Identifying fake voice recordings

Artificial intelligence can imitate people’s voices. Scammers are already taking advantage of this on the phone. A team in Bochum is working on a solution.

Machines can use artificial intelligence to create photos or voice recordings that look or sound like those in real life. Researchers at the Horst Görtz Institute for IT Security at Ruhr-Universität Bochum are interested in how such artificially generated data, known as deepfakes, can be distinguished from real data. They found that real and fake voice recordings differ in the high frequencies. To date, deepfakes had mainly been analysed in image files. The new findings should help to recognise fake language recordings in the future.

Joel Frank from the Chair for Systems Security and Lea Schönherr from the Cognitive Signal Processing group presented their results on 7 December 2021 at the Conference on Neural Information Processing Systems, which was held online. Their research was conducted as part of the Cluster of Excellence CASA – Cybersecurity in the Age of Large-Scale Adversaries.

Large deepfake dataset generated

As a first step, Joel Frank and Lea Schönherr compiled a large dataset with around 118,000 artificially generated voice recordings. This produced about 196 hours of material in English and Japanese. “Such a dataset for audio deepfakes did not exist before,” explains Lea Schönherr. “But in order to improve the methods for detecting fake audio files, you need all this material.” To ensure that the dataset is as diverse as possible, the team used six different artificial intelligence algorithms when generating the audio snippets.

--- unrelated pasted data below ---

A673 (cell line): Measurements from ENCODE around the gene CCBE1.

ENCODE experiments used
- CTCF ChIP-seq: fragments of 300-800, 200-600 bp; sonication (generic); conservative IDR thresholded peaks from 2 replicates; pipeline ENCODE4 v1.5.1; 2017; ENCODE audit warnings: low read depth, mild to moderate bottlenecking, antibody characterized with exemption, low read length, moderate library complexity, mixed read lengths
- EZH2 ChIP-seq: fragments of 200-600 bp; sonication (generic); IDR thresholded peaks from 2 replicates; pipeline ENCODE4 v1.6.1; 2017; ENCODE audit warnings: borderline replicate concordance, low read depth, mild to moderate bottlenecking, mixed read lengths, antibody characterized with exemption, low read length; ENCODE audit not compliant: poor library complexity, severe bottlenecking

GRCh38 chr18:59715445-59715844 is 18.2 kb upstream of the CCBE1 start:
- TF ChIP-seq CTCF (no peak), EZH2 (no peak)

Identifying fake voice recordings
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The researchers then compared the artificial audio files with recordings of real speech. They plotted the files as spectrograms showing the frequency distribution over time. The comparison revealed subtle differences in the high frequencies between real and fake files.

Identifying fake voice recordings
These spectrograms show the frequency distribution over time of a real (top) and a fake audio file (bottom). The subtle differences in the higher frequencies are marked with red circles.

© RUB, Lehrstuhl für Systemsicherheit

Based on these findings, Frank and Schönherr developed algorithms that can distinguish between deepfakes and real speech. These algorithms are designed as a starting point for other researchers to develop novel detection methods.


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